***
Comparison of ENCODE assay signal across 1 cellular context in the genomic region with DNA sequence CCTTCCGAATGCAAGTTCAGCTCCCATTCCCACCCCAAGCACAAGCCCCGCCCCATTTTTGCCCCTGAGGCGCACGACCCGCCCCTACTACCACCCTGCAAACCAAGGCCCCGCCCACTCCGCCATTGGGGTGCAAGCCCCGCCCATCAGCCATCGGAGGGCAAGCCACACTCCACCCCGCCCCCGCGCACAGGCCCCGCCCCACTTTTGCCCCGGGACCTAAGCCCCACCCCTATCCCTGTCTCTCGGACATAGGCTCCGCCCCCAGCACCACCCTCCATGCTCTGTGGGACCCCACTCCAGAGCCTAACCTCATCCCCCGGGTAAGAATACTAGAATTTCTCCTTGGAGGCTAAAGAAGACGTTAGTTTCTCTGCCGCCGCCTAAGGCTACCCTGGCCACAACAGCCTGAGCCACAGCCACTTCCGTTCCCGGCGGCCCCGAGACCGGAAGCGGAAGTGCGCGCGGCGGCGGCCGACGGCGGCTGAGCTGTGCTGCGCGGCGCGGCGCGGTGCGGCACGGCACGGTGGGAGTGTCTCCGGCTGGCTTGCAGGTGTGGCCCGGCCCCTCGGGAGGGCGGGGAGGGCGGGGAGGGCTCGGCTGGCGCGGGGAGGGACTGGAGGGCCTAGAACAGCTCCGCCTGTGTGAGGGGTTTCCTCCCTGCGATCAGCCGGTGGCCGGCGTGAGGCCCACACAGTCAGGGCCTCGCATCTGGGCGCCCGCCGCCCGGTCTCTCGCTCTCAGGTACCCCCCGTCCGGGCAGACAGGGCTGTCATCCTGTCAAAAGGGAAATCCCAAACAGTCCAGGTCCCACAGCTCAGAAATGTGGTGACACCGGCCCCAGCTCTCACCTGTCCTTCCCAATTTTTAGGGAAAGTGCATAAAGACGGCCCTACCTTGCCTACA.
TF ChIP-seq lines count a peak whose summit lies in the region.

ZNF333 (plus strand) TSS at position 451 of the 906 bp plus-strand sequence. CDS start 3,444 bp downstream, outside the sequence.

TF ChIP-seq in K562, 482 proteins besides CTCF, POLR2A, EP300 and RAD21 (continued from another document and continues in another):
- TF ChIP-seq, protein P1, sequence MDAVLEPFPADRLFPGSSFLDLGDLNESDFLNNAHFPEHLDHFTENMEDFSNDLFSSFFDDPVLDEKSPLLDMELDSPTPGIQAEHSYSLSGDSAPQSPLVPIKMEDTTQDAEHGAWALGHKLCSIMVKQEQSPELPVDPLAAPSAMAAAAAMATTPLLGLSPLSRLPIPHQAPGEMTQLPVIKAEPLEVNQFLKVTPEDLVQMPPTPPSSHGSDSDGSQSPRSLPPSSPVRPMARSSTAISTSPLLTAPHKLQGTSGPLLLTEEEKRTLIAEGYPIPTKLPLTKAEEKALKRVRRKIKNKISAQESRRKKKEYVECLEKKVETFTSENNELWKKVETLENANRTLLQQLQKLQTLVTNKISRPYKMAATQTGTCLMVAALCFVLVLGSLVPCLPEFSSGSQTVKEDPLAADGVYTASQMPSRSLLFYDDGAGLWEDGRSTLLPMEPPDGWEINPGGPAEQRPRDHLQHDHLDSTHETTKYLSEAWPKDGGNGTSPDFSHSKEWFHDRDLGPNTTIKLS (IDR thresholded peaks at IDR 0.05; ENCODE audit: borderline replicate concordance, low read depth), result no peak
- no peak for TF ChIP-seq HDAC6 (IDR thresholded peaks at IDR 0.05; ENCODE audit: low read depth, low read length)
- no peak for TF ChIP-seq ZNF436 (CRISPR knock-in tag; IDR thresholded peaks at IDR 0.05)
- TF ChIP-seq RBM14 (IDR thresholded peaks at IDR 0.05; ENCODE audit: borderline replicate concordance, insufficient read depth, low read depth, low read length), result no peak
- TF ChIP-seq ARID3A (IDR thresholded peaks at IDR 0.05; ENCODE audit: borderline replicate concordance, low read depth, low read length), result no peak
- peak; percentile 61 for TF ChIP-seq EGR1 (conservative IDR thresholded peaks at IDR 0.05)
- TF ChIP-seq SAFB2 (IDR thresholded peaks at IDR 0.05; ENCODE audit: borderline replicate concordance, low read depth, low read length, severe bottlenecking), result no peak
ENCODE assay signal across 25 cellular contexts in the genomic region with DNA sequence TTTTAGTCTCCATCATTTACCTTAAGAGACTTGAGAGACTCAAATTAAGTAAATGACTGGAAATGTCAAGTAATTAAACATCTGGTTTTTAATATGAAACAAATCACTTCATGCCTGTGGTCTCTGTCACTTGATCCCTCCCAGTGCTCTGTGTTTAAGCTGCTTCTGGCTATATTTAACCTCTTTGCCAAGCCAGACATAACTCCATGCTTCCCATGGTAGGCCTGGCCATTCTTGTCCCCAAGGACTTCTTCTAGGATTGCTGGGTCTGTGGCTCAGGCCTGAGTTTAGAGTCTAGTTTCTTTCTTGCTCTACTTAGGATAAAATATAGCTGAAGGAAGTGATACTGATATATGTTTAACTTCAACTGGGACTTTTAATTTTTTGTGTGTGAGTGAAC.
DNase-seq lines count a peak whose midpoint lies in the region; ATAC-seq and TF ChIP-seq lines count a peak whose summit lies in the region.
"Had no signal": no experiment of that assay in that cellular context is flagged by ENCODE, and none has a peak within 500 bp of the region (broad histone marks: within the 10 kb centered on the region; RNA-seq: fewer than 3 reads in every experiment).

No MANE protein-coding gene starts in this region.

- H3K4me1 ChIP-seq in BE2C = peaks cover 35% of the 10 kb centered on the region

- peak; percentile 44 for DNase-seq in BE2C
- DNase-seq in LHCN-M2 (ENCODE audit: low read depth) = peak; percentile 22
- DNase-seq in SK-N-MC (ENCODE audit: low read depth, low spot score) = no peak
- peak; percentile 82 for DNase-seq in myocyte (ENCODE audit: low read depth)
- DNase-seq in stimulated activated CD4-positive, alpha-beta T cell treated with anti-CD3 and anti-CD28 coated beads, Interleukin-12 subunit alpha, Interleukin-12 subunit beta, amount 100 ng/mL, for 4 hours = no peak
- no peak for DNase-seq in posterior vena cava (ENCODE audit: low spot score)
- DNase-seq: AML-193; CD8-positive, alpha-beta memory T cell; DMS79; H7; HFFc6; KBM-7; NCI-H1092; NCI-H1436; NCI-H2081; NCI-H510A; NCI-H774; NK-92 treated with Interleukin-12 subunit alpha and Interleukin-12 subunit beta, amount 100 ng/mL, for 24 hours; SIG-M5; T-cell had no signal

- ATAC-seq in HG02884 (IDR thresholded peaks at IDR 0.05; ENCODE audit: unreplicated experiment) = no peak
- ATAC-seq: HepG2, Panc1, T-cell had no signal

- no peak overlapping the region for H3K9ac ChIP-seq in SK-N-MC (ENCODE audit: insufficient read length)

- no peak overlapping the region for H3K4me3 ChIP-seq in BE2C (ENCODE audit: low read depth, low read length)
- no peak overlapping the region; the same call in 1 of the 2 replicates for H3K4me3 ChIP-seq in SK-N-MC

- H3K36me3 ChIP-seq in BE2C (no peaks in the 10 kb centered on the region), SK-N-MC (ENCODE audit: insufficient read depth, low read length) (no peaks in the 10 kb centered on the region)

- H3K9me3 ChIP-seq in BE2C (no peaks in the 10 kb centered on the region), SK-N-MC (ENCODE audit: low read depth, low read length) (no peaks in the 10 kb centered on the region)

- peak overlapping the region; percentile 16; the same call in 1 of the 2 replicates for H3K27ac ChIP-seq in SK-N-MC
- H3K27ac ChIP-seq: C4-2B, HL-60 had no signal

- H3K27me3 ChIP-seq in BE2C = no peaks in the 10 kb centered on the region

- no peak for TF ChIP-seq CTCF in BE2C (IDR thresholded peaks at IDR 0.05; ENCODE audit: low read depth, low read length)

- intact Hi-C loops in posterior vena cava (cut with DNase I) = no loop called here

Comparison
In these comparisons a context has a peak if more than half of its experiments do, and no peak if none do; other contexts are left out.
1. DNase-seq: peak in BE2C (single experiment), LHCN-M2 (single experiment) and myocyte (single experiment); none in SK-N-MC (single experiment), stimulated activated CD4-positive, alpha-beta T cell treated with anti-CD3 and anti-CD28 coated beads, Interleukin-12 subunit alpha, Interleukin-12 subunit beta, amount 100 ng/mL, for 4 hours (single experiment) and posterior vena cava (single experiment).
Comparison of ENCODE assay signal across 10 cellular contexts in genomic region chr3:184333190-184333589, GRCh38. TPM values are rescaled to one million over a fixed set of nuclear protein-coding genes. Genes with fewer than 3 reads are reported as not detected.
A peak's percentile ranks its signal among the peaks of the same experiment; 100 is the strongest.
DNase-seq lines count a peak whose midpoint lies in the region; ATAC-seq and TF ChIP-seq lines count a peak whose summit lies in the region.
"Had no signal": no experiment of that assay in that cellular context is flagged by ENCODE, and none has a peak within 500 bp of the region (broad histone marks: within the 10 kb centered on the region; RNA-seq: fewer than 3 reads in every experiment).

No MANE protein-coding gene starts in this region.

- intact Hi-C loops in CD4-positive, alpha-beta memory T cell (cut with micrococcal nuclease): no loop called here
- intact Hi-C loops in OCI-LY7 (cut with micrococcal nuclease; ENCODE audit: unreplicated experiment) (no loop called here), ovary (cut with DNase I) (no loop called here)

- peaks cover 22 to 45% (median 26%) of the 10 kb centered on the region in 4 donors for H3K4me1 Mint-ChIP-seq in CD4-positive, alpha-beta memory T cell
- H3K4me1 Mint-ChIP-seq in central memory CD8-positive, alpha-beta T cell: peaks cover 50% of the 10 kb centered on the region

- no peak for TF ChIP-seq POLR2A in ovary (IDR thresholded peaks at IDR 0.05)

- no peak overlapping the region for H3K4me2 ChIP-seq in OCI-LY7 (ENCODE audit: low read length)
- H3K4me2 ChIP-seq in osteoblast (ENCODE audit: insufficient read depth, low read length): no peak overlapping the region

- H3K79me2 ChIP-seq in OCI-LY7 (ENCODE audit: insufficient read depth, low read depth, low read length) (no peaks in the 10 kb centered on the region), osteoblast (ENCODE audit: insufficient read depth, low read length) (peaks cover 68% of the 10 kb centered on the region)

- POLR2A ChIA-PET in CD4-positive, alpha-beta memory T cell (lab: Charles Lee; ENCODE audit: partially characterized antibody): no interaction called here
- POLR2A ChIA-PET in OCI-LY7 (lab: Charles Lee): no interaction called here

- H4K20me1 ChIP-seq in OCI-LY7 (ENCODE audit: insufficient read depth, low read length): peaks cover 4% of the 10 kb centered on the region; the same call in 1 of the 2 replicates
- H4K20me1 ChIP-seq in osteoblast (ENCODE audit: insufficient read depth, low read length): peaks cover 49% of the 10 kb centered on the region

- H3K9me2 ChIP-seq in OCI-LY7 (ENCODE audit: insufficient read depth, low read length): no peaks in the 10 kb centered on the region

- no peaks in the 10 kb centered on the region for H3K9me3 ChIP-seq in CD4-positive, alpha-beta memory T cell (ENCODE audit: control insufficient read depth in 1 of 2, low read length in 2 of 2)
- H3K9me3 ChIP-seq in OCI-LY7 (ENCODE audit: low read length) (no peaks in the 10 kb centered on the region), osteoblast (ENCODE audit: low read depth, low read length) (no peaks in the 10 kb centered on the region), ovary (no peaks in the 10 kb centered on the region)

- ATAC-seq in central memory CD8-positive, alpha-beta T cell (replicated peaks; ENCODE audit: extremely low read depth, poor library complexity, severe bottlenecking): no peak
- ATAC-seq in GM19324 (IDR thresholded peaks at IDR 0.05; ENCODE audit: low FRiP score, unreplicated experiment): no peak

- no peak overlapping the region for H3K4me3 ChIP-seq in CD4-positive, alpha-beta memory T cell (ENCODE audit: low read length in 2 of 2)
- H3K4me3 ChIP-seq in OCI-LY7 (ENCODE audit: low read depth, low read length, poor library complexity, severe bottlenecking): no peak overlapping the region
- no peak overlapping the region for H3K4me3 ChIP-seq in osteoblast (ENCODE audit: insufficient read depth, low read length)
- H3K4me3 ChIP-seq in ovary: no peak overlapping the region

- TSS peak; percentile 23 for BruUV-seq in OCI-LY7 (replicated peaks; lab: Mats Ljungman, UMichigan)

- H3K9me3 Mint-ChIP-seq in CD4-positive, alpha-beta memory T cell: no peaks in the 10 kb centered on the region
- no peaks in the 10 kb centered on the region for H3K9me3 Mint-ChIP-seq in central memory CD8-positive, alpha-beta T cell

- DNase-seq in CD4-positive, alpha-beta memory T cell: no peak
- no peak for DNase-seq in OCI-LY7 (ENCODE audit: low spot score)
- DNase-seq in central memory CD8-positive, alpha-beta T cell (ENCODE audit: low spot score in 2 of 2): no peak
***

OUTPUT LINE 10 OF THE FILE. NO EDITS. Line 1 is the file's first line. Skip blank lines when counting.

- peak; percentile 61 for TF ChIP-seq EGR1 (conservative IDR thresholded peaks at IDR 0.05)